Once discussed in prior parking studies, the idea of a second level for parking above the current Mt. Hood Railroad parking lot is apparently getting some new interest — by the newest owners of the railroad. So said City Manager Francis at a recent meeting …

And while we’re on the topic of parking — and the Chamber is leading continued talks about parking (the next parking committee meeting is 6 p.m. Aug. 18, Hood River Hotel Landmark ballroom — here’s an interesting piece that appeared in the Sunday New York Times. Higher pricing for parking would help reduce fuel use, car traffic and greenhouse gases. Anybody ready for that approach? Oh, yeah. We’re green alright — between here and the car door. …

Washboard Eco Laundry will put a new spin on greenwashing

5 Jul

Cynics might look at Mike Kern’s plan to open the Washboard Eco Laundry in west Hood River and call it “greenwashing.” But in the truest sense of the word, that’s exactly how Kern wants people to think of the business.

“It’ll be the most energy-efficient laundry in the Gorge, and maybe even in Oregon,” Kern says.

His plans call for 21 Electrolux High-Spin “H” models that will extract almost every drop of water by creating 350 G’s (the force of gravity) on the spinning drum wall. He compares his equipment, for example, with those in the Hyland Eco Laundry in Beaverton. They generate 200 G’s. The average home washer generates 100 G’s.

So we’ve got a little bit of an arms race going on here, but in the positive direction. Factor in high-efficiency gas-heated dryers that employ reverse spin to fluff fabrics, and you’re looking at a 30 percent drop in drying times. A load that would take 33 minute previously now will be ready to fold in 23 minutes.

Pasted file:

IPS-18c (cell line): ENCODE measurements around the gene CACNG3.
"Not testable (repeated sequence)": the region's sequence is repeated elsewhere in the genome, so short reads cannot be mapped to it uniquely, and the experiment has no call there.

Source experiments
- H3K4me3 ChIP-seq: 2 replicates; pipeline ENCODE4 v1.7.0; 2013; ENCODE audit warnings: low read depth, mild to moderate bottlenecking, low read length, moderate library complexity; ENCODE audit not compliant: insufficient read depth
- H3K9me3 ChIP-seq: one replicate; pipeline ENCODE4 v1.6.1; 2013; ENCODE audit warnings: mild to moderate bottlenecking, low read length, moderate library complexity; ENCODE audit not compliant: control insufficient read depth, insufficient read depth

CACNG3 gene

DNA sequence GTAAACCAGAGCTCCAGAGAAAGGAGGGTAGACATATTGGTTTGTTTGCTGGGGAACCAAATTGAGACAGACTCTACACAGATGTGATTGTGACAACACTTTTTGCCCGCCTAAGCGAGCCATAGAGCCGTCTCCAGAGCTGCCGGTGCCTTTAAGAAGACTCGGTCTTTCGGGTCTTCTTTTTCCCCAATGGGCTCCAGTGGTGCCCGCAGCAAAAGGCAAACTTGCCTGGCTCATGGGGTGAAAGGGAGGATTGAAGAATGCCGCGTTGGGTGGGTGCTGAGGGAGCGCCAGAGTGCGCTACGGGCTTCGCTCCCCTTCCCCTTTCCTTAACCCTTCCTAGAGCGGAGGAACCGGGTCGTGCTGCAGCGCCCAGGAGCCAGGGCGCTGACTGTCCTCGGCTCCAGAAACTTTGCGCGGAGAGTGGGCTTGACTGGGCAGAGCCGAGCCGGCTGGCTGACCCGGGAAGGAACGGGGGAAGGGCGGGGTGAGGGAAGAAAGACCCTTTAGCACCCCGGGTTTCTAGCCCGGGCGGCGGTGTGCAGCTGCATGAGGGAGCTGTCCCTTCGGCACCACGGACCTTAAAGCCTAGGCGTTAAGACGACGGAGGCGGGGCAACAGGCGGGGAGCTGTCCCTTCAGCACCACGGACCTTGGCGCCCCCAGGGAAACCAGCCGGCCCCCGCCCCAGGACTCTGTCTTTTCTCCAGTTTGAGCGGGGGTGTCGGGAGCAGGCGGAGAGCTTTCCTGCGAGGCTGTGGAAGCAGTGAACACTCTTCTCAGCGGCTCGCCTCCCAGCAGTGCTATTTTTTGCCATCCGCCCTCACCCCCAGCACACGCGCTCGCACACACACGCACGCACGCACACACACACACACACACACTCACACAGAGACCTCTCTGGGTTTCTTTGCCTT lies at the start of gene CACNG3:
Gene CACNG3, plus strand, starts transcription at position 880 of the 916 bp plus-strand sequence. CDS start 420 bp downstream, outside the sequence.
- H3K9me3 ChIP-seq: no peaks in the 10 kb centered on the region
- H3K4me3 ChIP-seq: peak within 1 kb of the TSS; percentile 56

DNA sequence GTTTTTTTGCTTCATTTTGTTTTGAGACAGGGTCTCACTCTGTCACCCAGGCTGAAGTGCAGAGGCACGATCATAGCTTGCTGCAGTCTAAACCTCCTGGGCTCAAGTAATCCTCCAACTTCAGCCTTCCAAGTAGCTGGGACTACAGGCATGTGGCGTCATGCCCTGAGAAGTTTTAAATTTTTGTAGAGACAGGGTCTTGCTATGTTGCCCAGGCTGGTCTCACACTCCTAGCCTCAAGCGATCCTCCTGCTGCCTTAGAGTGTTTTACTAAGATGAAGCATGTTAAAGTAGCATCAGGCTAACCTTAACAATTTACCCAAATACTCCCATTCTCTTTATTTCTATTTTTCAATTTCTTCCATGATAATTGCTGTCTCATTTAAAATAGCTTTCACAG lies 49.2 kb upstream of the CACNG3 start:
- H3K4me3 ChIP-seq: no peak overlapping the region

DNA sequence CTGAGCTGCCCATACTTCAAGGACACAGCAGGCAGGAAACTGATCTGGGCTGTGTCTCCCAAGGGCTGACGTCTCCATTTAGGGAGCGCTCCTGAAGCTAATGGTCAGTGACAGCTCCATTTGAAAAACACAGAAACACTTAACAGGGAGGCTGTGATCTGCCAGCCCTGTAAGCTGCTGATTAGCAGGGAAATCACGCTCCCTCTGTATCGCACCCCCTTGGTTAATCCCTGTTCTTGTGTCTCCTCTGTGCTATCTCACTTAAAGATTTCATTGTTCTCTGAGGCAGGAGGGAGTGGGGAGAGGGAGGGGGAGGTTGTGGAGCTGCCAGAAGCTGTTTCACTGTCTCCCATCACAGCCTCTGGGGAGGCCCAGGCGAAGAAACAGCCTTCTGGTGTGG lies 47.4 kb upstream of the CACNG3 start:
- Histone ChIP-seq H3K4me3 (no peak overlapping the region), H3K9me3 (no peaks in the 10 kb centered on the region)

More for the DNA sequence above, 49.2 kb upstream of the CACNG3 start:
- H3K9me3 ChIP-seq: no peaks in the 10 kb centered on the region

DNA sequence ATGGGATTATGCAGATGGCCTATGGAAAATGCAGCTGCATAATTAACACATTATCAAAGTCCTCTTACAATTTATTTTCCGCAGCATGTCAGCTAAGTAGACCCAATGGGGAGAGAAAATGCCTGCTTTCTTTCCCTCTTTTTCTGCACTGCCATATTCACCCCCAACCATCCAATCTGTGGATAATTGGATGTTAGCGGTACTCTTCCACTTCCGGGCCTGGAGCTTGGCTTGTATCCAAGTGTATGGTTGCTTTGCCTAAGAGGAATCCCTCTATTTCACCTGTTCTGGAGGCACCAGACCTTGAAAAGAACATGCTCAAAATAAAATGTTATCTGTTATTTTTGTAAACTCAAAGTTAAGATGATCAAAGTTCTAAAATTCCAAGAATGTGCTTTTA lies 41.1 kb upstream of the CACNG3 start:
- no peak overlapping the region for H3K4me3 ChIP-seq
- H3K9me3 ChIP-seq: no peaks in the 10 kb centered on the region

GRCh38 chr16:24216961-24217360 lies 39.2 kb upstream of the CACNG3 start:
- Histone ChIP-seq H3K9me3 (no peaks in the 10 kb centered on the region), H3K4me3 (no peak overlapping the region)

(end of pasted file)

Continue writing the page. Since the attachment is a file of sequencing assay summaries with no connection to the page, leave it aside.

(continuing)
“When you combine the washers and dryers, it’s state-of-the-art as far as energy efficiency is concerned,” he says.

Add in “99.8 percent efficient on-demand water heaters,” and you’ve got some genuine energy savings.

Wash drum sizes range from 60 pounds down to 18 pounds. For those folks who would rather not do laundry, the business will also offer drop-off “wash-n-fold” service, and commercial service for businesses that have large linen loads — caterers, restaurants, hair salons, motels and vacation rental managers — but no desire to do it themselves.

“Doing laundry isn’t very exciting,” Kern says.

So, for people who might otherwise think of themselves as trapped while the jeans and t-shirts go round and round, Kern plans to outfit his wash-a-torium with big-screen TVs, an espresso cart, and a children’s play area.